Back in the spring, the USCIS routinely was denying PT and OT H-1B cases in instances in which the PT /OT did not hold a Masters Degree. This was wrong. Many clients filed appeals to the Administrative Appeals Office (AAO). Eventually, several staffing and recruiting clients bandied together and filed a lawsuit against the USCIS. Cindy and I were pleased to take a leading role in the direction of that lawsuit.
In direct response to the lawsuit, USCIS’ Service Center Operations Officer Barbara Velarde issued a May 22, 2009 Guidance Memorandum clarifying the point that there was no Masters Degree rule. Instead, the Guidance directs all USCIS officers to approve all H-1B cases for PT/OTs as long as the worker holds a license in the state of intended employment.
Since that time all of MU’s post-May 22 cases have been approved, save one unusual case. We are working directly with the California Service to have that one case overturned.
At the AILA Annual Convention, the USCIS said that there would be a forthcoming Guidance explaining how to overturn previously denied H-1B cases. None has been published. That having been said, we have begun to see the USCIS, on its own volition, take some action. This week we received our first AAO approval; the case appears to have never actually been sent to the AAO, it was just approved by the California Service Center (CSC).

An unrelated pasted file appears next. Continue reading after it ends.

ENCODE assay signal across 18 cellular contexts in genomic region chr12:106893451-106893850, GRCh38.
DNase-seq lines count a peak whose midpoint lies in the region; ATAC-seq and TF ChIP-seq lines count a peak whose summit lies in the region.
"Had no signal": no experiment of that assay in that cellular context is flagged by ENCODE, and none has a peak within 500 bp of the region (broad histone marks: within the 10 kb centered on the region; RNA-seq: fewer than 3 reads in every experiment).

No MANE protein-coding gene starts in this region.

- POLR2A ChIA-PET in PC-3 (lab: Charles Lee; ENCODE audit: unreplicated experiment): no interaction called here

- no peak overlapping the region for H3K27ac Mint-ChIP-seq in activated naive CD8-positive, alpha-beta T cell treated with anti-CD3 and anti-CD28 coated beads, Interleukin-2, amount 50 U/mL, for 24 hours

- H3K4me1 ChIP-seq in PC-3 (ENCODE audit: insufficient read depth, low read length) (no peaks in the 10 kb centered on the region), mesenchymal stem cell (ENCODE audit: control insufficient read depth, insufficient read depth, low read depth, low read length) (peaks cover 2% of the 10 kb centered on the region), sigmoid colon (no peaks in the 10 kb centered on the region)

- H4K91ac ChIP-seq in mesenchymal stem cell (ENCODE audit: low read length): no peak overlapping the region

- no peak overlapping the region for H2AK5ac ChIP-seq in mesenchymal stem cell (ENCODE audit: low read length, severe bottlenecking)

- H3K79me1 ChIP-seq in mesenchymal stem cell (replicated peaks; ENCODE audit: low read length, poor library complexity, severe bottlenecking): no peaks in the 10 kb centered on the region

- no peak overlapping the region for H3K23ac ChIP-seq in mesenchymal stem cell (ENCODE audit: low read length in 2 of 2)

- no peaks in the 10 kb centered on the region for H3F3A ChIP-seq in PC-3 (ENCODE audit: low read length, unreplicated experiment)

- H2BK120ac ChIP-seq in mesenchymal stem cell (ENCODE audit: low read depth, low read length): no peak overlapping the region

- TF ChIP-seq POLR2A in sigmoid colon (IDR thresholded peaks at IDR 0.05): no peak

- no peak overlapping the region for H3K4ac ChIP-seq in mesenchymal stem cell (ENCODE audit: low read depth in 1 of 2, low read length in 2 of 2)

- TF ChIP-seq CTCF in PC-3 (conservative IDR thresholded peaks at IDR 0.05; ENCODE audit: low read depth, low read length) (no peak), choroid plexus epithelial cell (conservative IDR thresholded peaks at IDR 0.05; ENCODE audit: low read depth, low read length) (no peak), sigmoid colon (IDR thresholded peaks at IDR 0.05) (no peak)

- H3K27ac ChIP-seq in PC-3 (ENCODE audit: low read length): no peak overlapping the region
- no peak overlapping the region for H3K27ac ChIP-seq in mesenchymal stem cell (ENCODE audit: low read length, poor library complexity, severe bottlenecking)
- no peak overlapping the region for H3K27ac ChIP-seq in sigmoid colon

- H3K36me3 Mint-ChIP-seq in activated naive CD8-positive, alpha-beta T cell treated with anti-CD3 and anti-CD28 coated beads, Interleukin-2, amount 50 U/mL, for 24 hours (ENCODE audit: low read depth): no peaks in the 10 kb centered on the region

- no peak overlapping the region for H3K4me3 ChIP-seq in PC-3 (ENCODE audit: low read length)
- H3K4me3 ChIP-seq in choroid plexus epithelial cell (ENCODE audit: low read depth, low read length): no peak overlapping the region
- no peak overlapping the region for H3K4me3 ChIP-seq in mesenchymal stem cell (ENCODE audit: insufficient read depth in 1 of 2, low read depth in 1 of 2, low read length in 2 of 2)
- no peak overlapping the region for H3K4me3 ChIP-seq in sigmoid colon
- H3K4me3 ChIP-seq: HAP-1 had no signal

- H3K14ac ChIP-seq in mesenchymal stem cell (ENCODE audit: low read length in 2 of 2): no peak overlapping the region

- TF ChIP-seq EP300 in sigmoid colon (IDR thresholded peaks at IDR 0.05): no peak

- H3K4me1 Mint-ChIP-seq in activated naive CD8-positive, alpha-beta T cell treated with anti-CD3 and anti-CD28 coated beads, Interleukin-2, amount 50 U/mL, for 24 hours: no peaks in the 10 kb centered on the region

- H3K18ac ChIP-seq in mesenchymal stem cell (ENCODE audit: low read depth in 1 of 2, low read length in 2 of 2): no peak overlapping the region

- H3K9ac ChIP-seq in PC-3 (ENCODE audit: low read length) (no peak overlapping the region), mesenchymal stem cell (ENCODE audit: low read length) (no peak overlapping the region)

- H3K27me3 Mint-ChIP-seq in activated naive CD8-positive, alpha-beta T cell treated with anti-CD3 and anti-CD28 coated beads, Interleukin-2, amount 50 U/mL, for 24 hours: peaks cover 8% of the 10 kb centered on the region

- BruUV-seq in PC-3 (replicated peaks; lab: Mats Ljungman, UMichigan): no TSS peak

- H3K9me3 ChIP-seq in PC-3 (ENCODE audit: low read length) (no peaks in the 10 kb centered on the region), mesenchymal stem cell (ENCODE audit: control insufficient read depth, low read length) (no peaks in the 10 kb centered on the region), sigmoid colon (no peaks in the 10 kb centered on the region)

I’ve also seen a communication in which the CSC confirmed to a House of Representatives’ staffer, that “the California Service Center will commit to an answer in 30 to 60 days.” Hopefully, we all can put an end to this unfortunate tale in the near future.